European diplomats joined Jewish and other religious leaders Wednesday for a ceremony marking 30 days since the murder of four people at the Jewish Museum in Brussels.
Officials at the memorial ceremony - organized by the European Jewish Association (EJA) and the European Jewish Community Centre (EJCC) - included acting European Parliament President Gianni Pittella, Belgian Minister of Foreign Affairs and Deputy Prime Minister Didier Reynder, and ambassadors to the European Union from more than 15 countries.
Muslim community leaders joined their Jewish counterparts as well in a show of solidarity. The man suspected of carrying out the attack, Mehdi Nemmouche, is a French Muslim extremist, who fought for a period alongside the jihadi Islamic State of Iraq and the Levant (ISIS) in Syria.
The 29-year-old Islamist was arrested six days later in the French city of Marseille on a routine check, and is currently planning to appeal his extradition to Belgium to face trial.
Nehama Tawil, program director for the European Jewish Community Centre, opened the ceremony by saying that "Today is a sad day, not just for the Jewish community but for the entire Europe," but added that "it is heartwarming to see such a positive response from politicians to come and show solidarity."
More needs to be done
Speaking to those in attendance, acting EU Parliament head Gianni Pittela echoed those sentiments somewhat, and said the attack served as a reminder that "racism and anti-Semitism are still alive" in Europe.
"It was a crime against our values as Europeans, carried out in the capital of Europe in a house of memory and culture," Pittela said. "Justice must be served."
"The EU must eradicate any form of anti-Semitism and xenophobia. We must strive to serve all our citizens and most importantly to give our citizens to live in security," he added.
Belgian Minister of Foreign Affairs Didier Reynders - who was one of the first at the scene following the shooting attack - said he felt personally effected by the murders, and added that the fact that it was motivated by anti-Semitism made it all the worse.
"The fact that communities and beliefs are being targeted makes the unbearable even more revolting, " said Reynders.
"We need to further develop Human rights and role of law which are at the core of our civilizations," he added, emphasizing the need to intensify the fight against hate speech and to work together with European partners.
Rabbi Menachem Margolin, General Director of the European Jewish Association, urged action from the European governments, noting that anti-Semitism has become so commonplace that the insult "Dirty Jew" is now heard every day in the street and demanding a concerted effort to fight Jew-hatred in Europe.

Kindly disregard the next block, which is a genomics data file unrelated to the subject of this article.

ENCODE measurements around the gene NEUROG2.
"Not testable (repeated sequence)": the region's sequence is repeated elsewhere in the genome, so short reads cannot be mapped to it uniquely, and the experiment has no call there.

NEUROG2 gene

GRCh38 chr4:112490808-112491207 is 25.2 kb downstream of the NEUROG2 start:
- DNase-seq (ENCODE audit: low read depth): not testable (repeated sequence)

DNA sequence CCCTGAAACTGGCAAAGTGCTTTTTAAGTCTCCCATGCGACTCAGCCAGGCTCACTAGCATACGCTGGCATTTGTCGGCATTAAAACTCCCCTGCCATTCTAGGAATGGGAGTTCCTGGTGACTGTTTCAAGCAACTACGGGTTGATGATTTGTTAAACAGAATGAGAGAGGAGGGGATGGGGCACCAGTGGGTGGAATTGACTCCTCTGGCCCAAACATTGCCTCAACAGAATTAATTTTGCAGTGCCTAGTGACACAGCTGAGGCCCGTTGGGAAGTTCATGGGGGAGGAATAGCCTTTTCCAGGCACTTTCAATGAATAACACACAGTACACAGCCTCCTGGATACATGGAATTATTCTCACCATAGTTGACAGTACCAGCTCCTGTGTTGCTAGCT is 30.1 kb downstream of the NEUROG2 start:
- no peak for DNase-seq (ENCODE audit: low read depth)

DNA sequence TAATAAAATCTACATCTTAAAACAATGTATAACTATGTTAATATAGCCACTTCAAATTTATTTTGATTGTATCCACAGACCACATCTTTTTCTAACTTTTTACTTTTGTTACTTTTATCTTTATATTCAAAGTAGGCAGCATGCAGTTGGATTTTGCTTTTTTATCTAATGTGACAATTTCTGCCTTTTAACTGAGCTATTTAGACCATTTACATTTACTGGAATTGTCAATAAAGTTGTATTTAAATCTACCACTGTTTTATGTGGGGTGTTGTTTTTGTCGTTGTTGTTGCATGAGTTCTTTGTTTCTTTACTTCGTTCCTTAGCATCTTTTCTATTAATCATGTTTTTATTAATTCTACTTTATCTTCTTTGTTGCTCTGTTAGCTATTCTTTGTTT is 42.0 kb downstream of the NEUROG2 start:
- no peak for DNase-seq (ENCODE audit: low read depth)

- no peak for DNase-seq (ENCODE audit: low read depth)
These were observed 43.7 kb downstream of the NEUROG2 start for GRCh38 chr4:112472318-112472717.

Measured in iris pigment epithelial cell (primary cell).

Deploring that 70 years after the Holocaust "we still need to fight against anti-Semitism", Rabbi Margolin cited a recent study by the European Fundamental Rights Agency, which revealed alarming rates of anti-Semitism, including that 40% of Jews in France are hiding their Judaism out of fear of attack. He called on European governments "to set up an official special authority to fight against anti- Semitism".
"Only this authority will ensure full security to all Jews, to prosecute perpetrators and to ensure that education on anti-Semitism and on the Holocaust would be included in school curricula," he said. "It is only with action that we can secure the future of the Jewish people in Europe."
Following the attacks, several prominent Jewish leaders leveled harsh criticism at European governments for not taking anti-Semitism seriously enough.
Also present at the ceremony was Muslim community leader Khalid Hajji, President of the European Council of Moroccan Ulemas, who stated that "some forms of religiosity must be abolished". Religion must be the basis for better communication, not violent extremism and intolerance, he added, as he urged parties to come together "to build a better future."
Philippe Markiewicz, who chairs the Brussels Jewish community, said that the deadly attack did not affect just his community but all Jewish communities, and lamented the fact that Islamists and other extremists were exporting the Middle East conflict to the streets of Europe.
"We are out of this conflict," he said. "The education of our youth is paramount, the fight against anti-Semitism and racism pass first though the education of youth - literature and history are important, but first of all it is important to be a good citizen," he added.
After the speeches the Jewish memorial prayer of Kaddish was recited and each of the five speakers lit a candle in memory of the victims.
Four people were murdered in the attack on May 24th: Israeli couple Emanuel and Miriam Riva, who were visiting the country as tourists; Alexandre Strens, a Belgian employee at the museum, whose father is Muslim and mother is Jewish; and Dominique Sabrier, a French citizen who volunteered at the museum.
Credit all pictures: European Jewish Association.